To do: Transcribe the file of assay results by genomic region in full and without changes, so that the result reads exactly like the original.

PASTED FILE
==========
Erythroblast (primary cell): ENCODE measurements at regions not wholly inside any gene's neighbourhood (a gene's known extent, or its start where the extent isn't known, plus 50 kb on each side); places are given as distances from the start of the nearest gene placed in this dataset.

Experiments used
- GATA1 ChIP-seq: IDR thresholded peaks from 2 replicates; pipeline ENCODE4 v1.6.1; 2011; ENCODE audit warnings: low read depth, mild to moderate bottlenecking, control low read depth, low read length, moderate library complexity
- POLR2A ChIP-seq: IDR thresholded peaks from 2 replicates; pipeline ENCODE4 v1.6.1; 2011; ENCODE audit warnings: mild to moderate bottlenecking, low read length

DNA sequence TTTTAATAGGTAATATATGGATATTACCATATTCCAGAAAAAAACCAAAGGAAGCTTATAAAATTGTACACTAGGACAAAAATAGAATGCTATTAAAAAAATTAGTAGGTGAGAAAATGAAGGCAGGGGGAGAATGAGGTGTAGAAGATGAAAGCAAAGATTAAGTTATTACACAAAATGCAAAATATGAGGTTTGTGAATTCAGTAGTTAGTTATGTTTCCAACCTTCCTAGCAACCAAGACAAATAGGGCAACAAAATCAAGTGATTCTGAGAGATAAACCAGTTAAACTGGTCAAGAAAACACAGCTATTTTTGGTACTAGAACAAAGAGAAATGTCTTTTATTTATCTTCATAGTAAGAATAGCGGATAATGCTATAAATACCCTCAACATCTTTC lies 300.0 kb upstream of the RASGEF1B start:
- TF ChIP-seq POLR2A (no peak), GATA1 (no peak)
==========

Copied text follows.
Erythroblast (primary cell): ENCODE measurements at regions not wholly inside any gene's neighbourhood (a gene's known extent, or its start where the extent isn't known, plus 50 kb on each side); places are given as distances from the start of the nearest gene placed in this dataset.

Experiments used
- GATA1 ChIP-seq: IDR thresholded peaks from 2 replicates; pipeline ENCODE4 v1.6.1; 2011; ENCODE audit warnings: low read depth, mild to moderate bottlenecking, control low read depth, low read length, moderate library complexity
- POLR2A ChIP-seq: IDR thresholded peaks from 2 replicates; pipeline ENCODE4 v1.6.1; 2011; ENCODE audit warnings: mild to moderate bottlenecking, low read length

DNA sequence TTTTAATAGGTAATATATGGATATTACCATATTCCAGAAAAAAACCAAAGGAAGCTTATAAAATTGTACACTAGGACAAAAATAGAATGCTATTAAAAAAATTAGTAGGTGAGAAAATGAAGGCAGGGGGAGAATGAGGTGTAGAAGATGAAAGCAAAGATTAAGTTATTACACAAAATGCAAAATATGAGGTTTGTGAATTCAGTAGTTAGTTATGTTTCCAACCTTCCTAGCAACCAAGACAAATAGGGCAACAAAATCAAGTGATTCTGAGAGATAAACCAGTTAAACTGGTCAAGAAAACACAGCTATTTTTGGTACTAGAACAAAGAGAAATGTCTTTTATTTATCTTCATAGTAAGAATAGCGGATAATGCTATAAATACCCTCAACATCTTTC lies 300.0 kb upstream of the RASGEF1B start:
- TF ChIP-seq POLR2A (no peak), GATA1 (no peak)